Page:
Tuesday, February 9, 2016

Lucid

     When I have seizures while medicated, I remember more.
     That's what happened just now. They're much shorter, I don't blink my eyes a lot during the "deepest part" because I don't go there, and I can follow my thoughts while seizing.
     It began, like so many of them do, in kindergarten. I was thinking about my friend, Angela, and she took me there. I even reminded myself not to think about "old times," that my mind could get stuck...and then it happened.
     I've known her forever, since before kindergarten even, so she could take me almost anywhere.
     I was outside, but it didn't alarm me at all, being there in the pre-dawn hours having a seizure.
     Once it began, I simply followed the thoughts, first about Angela getting sick and missing a lot of days and how I must've  been scared she wasn't coming back.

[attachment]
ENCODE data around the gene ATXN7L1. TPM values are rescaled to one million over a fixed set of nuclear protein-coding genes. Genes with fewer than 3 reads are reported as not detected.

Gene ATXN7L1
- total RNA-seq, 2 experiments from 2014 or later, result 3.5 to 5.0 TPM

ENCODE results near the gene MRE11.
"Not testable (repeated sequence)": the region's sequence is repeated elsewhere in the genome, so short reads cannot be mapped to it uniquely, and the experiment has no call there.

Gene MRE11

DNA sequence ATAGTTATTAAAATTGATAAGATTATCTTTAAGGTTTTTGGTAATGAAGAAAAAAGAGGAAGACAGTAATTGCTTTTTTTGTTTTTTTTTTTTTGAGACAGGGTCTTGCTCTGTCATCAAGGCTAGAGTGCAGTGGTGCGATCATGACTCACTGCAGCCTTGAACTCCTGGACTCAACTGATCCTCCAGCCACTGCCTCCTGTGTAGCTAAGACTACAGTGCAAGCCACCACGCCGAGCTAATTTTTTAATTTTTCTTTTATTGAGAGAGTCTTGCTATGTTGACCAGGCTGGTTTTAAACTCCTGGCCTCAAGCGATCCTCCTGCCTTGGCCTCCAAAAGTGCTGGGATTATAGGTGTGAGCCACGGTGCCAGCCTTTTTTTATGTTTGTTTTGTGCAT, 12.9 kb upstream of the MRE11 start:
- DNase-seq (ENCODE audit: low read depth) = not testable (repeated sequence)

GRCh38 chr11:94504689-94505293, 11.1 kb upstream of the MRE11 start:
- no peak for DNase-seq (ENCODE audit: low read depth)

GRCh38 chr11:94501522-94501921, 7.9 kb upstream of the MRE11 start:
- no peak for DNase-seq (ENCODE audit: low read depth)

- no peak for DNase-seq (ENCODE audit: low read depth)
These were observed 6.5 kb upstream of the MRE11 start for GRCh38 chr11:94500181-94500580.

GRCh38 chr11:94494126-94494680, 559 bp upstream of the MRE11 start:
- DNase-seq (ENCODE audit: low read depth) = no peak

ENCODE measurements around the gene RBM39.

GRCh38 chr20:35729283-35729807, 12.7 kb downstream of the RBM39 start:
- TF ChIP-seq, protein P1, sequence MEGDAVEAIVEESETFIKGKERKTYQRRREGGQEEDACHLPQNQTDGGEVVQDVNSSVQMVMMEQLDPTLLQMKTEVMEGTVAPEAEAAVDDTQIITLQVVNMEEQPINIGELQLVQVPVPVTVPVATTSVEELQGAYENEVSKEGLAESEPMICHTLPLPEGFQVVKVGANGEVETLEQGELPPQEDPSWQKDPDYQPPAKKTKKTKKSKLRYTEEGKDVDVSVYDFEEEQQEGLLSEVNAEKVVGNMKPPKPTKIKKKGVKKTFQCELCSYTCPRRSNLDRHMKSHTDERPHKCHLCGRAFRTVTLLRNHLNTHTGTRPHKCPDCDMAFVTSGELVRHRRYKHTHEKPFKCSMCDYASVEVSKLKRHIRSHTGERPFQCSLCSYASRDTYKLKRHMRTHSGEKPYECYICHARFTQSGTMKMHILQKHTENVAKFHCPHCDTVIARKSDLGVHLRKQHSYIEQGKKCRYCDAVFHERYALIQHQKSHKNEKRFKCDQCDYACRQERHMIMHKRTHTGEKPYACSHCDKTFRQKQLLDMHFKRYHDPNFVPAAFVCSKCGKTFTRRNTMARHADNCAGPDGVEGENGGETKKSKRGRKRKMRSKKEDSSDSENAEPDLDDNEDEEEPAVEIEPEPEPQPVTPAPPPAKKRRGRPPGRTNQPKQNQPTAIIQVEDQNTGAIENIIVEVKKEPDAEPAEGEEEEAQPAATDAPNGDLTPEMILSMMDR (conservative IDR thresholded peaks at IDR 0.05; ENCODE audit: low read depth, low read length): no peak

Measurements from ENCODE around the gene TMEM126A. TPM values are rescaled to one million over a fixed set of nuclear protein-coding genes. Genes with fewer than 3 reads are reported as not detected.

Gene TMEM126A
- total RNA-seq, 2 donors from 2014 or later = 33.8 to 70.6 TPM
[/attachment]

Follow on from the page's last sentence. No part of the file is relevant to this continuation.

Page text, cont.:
By the time that thought was fading, I was already there, in my head, while walking toward the garage.
     A few more steps, and I was thinking of Jay, which really surprised me. He was my favorite teacher's son, a year younger than us. We had two teachers, but I only remember her.
     We went to the same church and so did Angela, which made kindergarten feel like a bigger family, sort of. It was a private kindergarten, in the basement of a fourth-grade teacher's house.
     We weren't allowed to go upstairs.
     I thought about Jay, and how we treated him nicer because he was Mrs. Spence's son and a year younger than us. He was a little guy.
     I can't really remember much about him that year except that he was there even though he was only four years old.
     We didn't mind.
     That's about it. Pretty uneventful memory, except for the missing Angela and Mrs. Spence and Jay parts. I've been wondering since last summer where my mind goes during all these "kindergarten seizures," and now I know a little more.
     It isn't such a bad place to visit, especially going back to spend time with Angela and Mrs. Spence and Jay. I can't do that any more with him; he left us in 1985.
    Feeling his 4-year-old presence with me in my driveway at 4 a.m. wasn't scary at all for me. It was just a memory, and in it, we were all there together, him too.